MasterCard and Basware announce new partnership

MasterCard and Basware announce new partnership

Posted by Pete Loughlin in AP Automation, Purchase to Pay, Purchase to Pay Process, Supplier Networks, Supply Chain, Supply Chain Finance, Working Capital Management 23 Sep 2013

On the back of the extraordinary announcements over recent weeks , MasterCard and Basware have just declared another supply chain finance deal.

It’s a big deal and it’s another sign if we needed it that products and services providing working capital support to business is one of the faster growing areas in B2B. I chatted to Esa Tihilä, CEO of Basware and Hany Fam, President, Global Strategic Alliances at MasterCard last week about this new partnership. It’s good news for Basware – they now have an important new string to their bow, but I think it’s even better news for MasterCard who couldn’t have chosen a better partner.

Purchasing Insight logoWe’ll cover this deal in more detail in the coming weeks and months as it evolves, but for the time being the details are this:

Basware has partnered with MasterCard to launch a revolutionary electronic payment solution that ensures suppliers are paid fast upon invoice approval, while extending payment terms for buyers.

MasterCard and Basware claim that they will revolutionise the way that companies do business with each other by providing a single global payment solution to guarantee that suppliers receive payment fast upon invoice approval, while lengthening payment terms for buyers.

The e-payment service is enabled by the Basware Commerce Network, which is connected to the MasterCard global payment network and leverages MasterCard’s unique suite of payments products. This will deliver immediate cost and efficiency savings to companies of all sizes.

Esa Tihilä, CEO of Basware, commented: “This is a partnership of huge importance and significance, not just for Basware and its customers, but for all buyer and supplier organisations and the whole purchase-to-pay (P2P) and e-invoicing industry. The launch of this service represents another example of how e-invoicing is evolving from being a largely technical service focused on delivering process efficiencies, to one that is able to deliver transformational commercial benefits to the business. Solutions like this are the present and future of every corporate’s financial strategy and this development has the potential to revolutionise business payment, which can even impact the economy at large.”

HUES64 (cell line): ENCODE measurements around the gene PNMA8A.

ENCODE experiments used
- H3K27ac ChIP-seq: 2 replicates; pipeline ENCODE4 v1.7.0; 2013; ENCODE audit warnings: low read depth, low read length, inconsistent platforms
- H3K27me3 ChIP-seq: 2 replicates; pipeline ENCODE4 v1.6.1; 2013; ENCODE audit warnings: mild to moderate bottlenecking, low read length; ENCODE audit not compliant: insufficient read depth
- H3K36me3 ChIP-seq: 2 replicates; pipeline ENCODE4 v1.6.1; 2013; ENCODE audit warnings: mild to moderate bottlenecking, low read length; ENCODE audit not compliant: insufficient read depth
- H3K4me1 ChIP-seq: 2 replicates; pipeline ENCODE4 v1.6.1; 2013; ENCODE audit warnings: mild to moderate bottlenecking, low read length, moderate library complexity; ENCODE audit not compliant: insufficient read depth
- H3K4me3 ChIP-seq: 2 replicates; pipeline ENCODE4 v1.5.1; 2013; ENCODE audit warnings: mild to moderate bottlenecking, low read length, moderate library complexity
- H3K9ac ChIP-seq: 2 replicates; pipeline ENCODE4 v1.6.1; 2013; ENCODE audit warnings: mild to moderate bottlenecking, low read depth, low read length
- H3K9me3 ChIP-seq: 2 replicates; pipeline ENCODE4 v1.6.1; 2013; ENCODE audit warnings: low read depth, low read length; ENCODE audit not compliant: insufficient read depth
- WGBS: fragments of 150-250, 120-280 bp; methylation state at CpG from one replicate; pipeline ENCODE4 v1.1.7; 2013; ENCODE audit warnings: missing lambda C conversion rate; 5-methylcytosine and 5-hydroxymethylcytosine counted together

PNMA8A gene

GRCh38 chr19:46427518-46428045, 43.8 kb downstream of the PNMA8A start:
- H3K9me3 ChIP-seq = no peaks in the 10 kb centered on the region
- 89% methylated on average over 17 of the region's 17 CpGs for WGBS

Basware’s Commerce Network already processes over 50 million invoices annually, totalling more than US$420 billion across 900,000 trading partners in 100 countries. This scope and reach is combined with MasterCard’s international payment network covering over 150 currencies across more than 210 countries and 22,000 financial institutions. The new service will make sure suppliers get guaranteed early payment without placing any additional burden on buyers, creating a vital economic buffer for businesses of all sizes.

Hany Fam, President, Global Strategic Alliances at MasterCard: “We see this alliance as key to addressing the entire customer journey, not just one link in the chain of a customer experience. MasterCard’s goal is to help organisations of all sizes and sectors to reinvent and rewire their customer relationships in innovative new ways.

We are bringing our network, data and technology assets to bear alongside Basware’s industry-leading purchase- to-pay network to achieve these goals. Together we are combining one of the largest payment networks with a transaction network of comparable scale, so this is an ideal partnership.”

Pete Loughlin can be found on twitter @peteloughlin

  • Enrico Camerinelli September 23, 2013 at 10:03 am /

    The announcement scores another point for the likely uptake of the B2B Payment Networks model which I predicted in a recent blog post. According to this model, companies will exchange payments via the same network infrastructures they already use for business-to-business (B2B) transactions such as purchase orders, sales orders, product co-engineering specs, inventory tracking and tracing, sales and procurement forecasts. These B2B platforms have been in place for years and connect hundreds of thousands of companies, logistics providers, and distributors in extended networks of trading partners. It makes perfect sense to extend the reach of such networks to also cover the execution of payments instructions, leaving to specialized payment networks (e.g., SWIFT) the “last mile” of inter-bank connectivity.
    The combination of Basware, perhaps one of the largest and global B2B networks, and a similar network on the payments side- Mastercard- confirms the validity of the B2B Payments Network concept.

    Attempts to link physical supply chain with card networks have been launched in the recent past with alternate results.
    • OB10 with its Express Payments solution powered by American Express offers financing capabilities on the back of electronic invoicing and payments services. OB10 is now part of the larger Tungsten “family” that bundles a bank license with supplier scoring analytics. It is a very recent initiative and has still to prove its validity. And—yet—its UK center of gravity does not make it truly global.